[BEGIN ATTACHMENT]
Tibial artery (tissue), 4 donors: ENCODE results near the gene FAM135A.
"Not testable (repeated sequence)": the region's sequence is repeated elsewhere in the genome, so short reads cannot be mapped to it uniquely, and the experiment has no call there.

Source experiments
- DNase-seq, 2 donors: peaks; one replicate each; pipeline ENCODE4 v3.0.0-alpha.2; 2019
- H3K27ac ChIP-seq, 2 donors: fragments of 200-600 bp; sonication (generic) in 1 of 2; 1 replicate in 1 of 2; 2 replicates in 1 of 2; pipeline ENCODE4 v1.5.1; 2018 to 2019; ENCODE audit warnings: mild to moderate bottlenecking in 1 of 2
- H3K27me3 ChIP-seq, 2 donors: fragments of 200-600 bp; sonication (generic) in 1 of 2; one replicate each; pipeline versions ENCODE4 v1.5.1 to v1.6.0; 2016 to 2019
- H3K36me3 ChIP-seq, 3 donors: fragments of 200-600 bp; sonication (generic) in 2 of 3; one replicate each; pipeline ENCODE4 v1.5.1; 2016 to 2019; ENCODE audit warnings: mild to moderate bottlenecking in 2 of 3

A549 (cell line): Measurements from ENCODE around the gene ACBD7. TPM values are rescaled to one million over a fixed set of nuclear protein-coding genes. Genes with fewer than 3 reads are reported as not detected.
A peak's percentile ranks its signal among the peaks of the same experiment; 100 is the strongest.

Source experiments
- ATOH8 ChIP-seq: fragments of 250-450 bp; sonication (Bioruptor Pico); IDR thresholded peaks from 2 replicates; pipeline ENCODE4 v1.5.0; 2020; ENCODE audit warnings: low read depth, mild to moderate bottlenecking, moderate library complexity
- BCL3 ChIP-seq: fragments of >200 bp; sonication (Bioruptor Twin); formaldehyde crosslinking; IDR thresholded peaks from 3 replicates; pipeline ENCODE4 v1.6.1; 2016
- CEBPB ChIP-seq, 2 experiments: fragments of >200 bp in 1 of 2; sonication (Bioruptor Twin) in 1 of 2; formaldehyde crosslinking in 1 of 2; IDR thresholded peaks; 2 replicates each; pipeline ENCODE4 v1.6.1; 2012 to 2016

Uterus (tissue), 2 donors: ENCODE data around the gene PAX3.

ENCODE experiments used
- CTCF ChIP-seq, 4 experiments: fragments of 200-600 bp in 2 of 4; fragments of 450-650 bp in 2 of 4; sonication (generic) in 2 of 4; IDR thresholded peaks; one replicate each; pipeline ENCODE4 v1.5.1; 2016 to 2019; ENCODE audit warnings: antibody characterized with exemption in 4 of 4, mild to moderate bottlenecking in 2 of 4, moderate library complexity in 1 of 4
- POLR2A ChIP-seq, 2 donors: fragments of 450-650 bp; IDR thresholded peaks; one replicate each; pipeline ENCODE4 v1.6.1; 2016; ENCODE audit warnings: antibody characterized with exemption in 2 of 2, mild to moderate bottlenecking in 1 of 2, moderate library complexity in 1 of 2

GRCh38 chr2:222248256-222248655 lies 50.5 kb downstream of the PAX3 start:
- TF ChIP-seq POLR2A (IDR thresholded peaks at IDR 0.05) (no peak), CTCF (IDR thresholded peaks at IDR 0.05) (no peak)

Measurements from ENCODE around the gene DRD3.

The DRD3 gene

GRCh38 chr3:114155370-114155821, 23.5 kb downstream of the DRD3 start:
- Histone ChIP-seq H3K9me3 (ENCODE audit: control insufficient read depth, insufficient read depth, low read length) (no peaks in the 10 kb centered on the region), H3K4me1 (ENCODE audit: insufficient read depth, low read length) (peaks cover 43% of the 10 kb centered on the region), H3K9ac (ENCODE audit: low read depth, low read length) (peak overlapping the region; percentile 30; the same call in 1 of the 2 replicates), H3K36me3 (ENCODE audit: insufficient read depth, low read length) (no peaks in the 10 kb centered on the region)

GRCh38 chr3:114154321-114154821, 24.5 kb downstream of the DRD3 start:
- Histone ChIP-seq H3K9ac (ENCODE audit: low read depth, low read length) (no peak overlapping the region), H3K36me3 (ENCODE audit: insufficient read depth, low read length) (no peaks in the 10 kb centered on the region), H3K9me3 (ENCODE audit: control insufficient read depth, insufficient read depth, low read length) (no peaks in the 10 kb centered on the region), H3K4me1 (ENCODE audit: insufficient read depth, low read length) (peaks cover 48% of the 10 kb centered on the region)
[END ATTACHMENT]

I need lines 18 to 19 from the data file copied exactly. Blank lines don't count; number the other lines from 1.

GRCh38 chr2:222248256-222248655 lies 50.5 kb downstream of the PAX3 start:
- TF ChIP-seq POLR2A (IDR thresholded peaks at IDR 0.05) (no peak), CTCF (IDR thresholded peaks at IDR 0.05) (no peak)